Taiwan lesbian ordered to pay back groom
A judgement against a gay woman who married a man because of pressure from her family has sparked criticism in Taiwan as the island moves closer to legalising same-sex marriage.
The woman was recently ordered by a court to return around Tw$500,000 ($16,130) to her husband after she left him for her girlfriend.
The ruling by the district court in northern Hsinchu said the money would compensate the groom for wedding fees, “betrothal money” and emotional pain that he suffered.
In Taiwan it is common for the groom to give money to the bride’s family as a goodwill gesture to seal the marriage deal.
As the case surfaced in local media this week, online commenters voiced their support for the woman as it emerged her family had opposed her relationship with her girlfriend and urged her to marry a man.
“Same-sex marriage should be legalised so people don’t have to marry someone they don’t love,” read one message on ETtoday website.
Others called the judgement a symptom of homophobia.
“This kind of outcome is caused by anti-gay people,” said a post on the website of TV Channel EBC.
Taiwan’s same-sex marriage bill is due for a final reading this year and the island would become the first place in Asia to legalise it.
But the issue has caused a split in Taiwanese society, with protests for and against the bill as conservative critics say it would destroy family values.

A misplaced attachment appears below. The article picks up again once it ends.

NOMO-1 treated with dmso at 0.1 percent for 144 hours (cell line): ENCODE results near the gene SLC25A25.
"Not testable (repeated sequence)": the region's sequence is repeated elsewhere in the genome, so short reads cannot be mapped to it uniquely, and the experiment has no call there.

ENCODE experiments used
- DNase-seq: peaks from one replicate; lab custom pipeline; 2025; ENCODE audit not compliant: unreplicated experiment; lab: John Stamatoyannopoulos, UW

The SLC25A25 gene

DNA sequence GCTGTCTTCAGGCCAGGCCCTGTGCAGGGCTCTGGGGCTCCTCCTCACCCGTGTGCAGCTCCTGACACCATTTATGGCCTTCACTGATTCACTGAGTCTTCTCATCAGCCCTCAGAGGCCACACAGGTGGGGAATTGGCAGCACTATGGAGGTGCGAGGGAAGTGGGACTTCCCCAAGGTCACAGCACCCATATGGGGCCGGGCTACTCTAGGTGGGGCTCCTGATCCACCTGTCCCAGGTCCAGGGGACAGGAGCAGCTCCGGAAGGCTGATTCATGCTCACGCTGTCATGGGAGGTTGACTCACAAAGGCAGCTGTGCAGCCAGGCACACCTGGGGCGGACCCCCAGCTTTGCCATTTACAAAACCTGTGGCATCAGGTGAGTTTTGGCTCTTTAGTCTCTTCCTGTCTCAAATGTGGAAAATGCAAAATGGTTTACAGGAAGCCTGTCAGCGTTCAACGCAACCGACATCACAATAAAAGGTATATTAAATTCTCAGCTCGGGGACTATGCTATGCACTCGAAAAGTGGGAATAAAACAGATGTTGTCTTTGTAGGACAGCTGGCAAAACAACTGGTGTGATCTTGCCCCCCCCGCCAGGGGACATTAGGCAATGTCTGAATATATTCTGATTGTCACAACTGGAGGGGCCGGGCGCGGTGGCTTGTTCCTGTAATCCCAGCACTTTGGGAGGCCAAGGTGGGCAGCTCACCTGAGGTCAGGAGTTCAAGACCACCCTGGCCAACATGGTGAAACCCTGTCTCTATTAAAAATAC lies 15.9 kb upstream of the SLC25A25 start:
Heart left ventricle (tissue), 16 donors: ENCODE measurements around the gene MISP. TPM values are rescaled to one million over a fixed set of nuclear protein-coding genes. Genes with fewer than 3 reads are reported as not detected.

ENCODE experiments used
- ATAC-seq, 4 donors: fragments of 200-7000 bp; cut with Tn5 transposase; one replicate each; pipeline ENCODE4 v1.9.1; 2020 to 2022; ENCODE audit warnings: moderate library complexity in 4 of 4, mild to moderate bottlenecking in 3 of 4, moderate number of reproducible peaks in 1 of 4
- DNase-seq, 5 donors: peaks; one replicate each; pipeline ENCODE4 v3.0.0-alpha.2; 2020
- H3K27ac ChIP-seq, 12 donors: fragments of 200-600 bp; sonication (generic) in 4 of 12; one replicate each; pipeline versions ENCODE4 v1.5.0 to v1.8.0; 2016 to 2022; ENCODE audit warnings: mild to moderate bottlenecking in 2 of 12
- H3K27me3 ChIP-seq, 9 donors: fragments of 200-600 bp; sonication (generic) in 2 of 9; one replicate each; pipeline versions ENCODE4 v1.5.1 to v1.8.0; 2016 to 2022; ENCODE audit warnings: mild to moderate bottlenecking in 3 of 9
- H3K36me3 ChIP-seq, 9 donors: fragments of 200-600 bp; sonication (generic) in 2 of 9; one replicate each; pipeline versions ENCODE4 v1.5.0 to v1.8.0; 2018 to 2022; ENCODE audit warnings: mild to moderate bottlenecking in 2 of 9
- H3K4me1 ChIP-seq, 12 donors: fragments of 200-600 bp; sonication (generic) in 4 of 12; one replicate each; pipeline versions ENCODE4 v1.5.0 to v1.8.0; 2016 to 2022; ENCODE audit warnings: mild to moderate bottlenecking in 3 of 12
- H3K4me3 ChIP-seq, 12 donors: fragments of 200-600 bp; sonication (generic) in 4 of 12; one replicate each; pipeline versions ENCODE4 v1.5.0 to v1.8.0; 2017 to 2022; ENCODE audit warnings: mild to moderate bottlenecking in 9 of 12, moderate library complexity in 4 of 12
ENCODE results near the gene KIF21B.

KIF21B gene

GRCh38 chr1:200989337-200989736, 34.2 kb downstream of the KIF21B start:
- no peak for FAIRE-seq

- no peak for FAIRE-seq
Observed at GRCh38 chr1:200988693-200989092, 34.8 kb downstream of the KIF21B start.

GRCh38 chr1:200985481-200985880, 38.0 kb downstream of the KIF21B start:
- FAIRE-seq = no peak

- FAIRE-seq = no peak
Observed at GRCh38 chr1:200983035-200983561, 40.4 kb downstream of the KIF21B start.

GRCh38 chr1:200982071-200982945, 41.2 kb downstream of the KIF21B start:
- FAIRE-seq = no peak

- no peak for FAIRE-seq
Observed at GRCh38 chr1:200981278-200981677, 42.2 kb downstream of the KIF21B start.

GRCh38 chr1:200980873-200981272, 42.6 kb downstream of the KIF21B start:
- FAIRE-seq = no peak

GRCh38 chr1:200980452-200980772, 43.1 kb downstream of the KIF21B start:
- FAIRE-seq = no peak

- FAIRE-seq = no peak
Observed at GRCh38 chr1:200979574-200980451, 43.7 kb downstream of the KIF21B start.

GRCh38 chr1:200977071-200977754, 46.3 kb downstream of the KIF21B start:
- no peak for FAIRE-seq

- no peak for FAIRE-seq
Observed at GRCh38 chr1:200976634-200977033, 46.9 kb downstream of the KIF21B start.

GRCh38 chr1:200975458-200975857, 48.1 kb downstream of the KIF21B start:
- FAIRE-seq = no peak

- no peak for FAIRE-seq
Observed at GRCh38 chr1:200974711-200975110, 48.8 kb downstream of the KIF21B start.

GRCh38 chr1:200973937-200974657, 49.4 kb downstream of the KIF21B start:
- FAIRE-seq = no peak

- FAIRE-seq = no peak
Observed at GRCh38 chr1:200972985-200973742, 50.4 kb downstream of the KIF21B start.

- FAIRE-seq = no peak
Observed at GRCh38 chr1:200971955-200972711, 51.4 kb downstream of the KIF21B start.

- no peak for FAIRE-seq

Taiwan is considered progressive on many issues including gay rights, however its roots in Confucianism translate into a strong sense of adherence to traditional mores.
Past attempts to legalise same-sex marriage stalled under the Kuomintang party, which dominated politics for decades until it was unseated by President Tsai Ing-wen’s Democratic Progressive Party last year.
While she garnered online support, there was also criticism of the woman, identified only as Hsu.
“She should have insisted on not marrying the man instead of dragging him down with her,” said a comment on ETtoday.
Another on Apple Daily said the groom “must feel like he’s been fooled”.
According to the court judgement Hsu married her husband in January last year but left him a few days later.
It described how she had sent a message to an unidentified third party months before, saying she had a close relationship with a woman but her mother would not allow them to be together.
“She dated the plaintiff to ease her mother’s concerns,” the judgement said.
Apple Daily reported Wednesday she had revealed she was gay on her wedding night.
The pair had met on a blind date and both sets of parents had urged them to marry, the report said.